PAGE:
I am very proud to report that I did not see 50 Shades of Grey over the weekend. I have never and will never read the books, and I have never and will never see the movie. I take great pride in both of these facts. I spent my movie theater time last weekend watching Matthew Vaughn’s extremely entertaining and vastly superior Kingsman: The Secret Service.
I can think of three ways to best describe Kingsman. The first is that if Simon Pegg, Edgar Wright, and Nick Frost were to make a spy movie, it would be pretty similar to Kingsman. The second is that Vaughn’s film is kind of like a Sean Connery-era Bond film on crack and/or steroids. The third is that the Kingsmen are kind of like British G.I. Joes, a secret agency of world-saving badasses.
The main difference between the Kingsmen and G.I. Joes is that, while the American world-savers are of the more rough-and-tumble, down-and-dirty persuasion, the British world-savers are consummate gentlemen in exquisitely-tailored suits.
The film’s main character is Harry Hart, code-named Galahad, played by the wonderful actor Colin Firth. Other members include Merlin, played by Mark Strong, and Arthur, the head of the organization, played by Michael Caine (because who else could it be?).
The plot concerns Eggsy, a young man recruited by Harry to join the Kingsmen. The film splits its time between Eggsy’s training and the efforts of a rich madman named Richmond Valentine (played by Samuel L. Jackson, speaking with a lisp and wearing an array of multicolored New York Yankees baseball caps) to exterminate most of mankind.
I won’t go into much more detail about the rest of the plot, but suffice to say that Valentine’s evil plan involves mind-controlling everyone on the planet to basically get them all to beat each other to death, which leads to a couple of brutally hilarious scenes late in the movie in which people on the streets of London and the beaches of Rio are all beating the absolute hell out of each other.
And speaking of beating the hell out of people, director Matthew Vaughn has a real eye for fast-paced, brutal action. His previous films include the comic-book adaptations X-Men: First Class and Kick-Ass, as well as the bone-cracking crime thriller Layer Cake, which gave Daniel Craig one of his first starring roles.
With Kingsman, Vaughn perfects his particular style of hyperkinetic action, producing wickedly fast-paced, intricately-choreographed, and at times shockingly violent fight scenes. The standout fight takes place in a church where Valentine tests his mind-control apparatus, which leads to an incredibly violent sequence in which all the occupants of the church, including Harry, all go insane and murder the hell out of each other, with Harry as the only survivor due to his lethal spy skills.
The experience of watching Colin Firth kick ass is pretty awesome. Matthew Vaughn seems to specialize in making action stars out of people you would really not expect to be action stars, and watching Firth, a 54-year-old actor known mainly for romantic comedies and serious dramas, beat the hell out of a whole building full of people reminded me of watching then-13-year-old Chloe Moretz kill waves of mobsters in Kick-Ass. It also reminded me of watching Liam Neeson beating Albanian sex-traffickers to death in the original Taken.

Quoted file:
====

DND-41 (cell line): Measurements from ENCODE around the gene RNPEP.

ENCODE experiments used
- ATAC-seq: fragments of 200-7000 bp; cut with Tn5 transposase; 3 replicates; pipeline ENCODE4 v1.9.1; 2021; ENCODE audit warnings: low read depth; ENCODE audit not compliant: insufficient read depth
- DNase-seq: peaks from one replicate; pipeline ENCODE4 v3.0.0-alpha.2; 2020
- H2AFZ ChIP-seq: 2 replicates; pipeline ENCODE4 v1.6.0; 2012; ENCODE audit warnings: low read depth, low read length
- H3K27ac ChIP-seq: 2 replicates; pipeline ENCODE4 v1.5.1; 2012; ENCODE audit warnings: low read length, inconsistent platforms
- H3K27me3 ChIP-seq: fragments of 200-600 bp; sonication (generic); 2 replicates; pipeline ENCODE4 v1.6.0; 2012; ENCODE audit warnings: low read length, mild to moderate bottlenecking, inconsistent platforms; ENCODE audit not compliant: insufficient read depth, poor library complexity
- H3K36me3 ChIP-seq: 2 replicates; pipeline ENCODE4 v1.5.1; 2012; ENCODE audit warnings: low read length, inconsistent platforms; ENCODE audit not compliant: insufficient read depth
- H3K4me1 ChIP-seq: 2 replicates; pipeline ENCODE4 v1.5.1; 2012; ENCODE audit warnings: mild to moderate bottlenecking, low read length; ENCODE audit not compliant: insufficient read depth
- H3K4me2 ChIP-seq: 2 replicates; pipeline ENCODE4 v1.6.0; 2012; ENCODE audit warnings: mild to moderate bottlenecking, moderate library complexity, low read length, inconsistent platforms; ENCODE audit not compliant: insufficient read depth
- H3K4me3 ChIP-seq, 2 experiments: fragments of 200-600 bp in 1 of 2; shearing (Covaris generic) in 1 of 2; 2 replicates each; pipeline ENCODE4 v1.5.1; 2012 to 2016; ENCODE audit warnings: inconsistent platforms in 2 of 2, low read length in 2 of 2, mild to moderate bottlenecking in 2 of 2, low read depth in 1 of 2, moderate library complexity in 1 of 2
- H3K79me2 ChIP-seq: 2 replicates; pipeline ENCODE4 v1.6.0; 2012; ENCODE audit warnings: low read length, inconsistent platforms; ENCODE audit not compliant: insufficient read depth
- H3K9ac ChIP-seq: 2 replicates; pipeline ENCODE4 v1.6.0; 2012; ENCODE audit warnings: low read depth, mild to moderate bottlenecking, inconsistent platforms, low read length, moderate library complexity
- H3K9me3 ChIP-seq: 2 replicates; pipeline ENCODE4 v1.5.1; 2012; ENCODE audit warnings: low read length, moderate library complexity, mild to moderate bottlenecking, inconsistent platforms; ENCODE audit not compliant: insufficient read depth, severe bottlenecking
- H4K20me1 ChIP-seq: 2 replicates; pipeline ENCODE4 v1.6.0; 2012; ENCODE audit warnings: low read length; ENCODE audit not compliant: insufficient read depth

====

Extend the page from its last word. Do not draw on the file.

Kingsman is heavily reminiscent of Sean Connery’s Bond films (which are directly referenced at one point in the movie), except with a much higher body count and many more f-words. I don’t know why, but hearing people with very proper-sounding English accents say f*ck and sh*t a lot is always endlessly hilarious to me.
The spy gadgets used in the film, which include such gems as cigarette lighters that double as hand grenades, bulletproof umbrellas that shoot various projectiles, pens that can be used to poison people, watches that fire sleeping darts, and knife-tipped shoes, are all the kinds of things that Q would supply Bond with back in the 60’s and 70’s (the knife-shoes, for example, are straight out of From Russia With Love). And of course, those finely-tailored suits are also bulletproof.
Don’t go into Kingsman expecting a serious spy thriller in the vein of the recent Bond films, go into it simply expecting to have a good time and you will not be disappointed. It’s based on a graphic novel by Mark Millar, who also wrote the graphic novels that were the basis for the films Wanted and Kick-Ass, and if you’ve seen either of those films you have a general idea of what kind of insanity to expect from this one.
I mean, the villain’s henchwoman has prosthetic razor-blade legs, which is every bit as insane and ridiculous as it sounds, and also allowed the marketing department for the movie to spoof the famous poster for the 1981 Roger Moore Bond film For Your Eyes Only (which, for the record, is my favorite of Moore’s Bond movies).
See what they did there? I mean, who doesn’t remember that Bond poster? I wasn’t even alive when that movie came out and even I remember that poster.
Kingsman: The Secret Service is a hell of a lot of fun. It’s not perfect of course. The plot follows a lot of very familiar beats and I had issues with the unsatisfying and anticlimactic death of a major character, but as a whole the movie is still very enjoyable. It’s a whirlwind blend of hyperkinetic action, over-the-top spy shenanigans, and some really great British actors. Colin Firth in particular looks like he is having a great time, and you probably will too.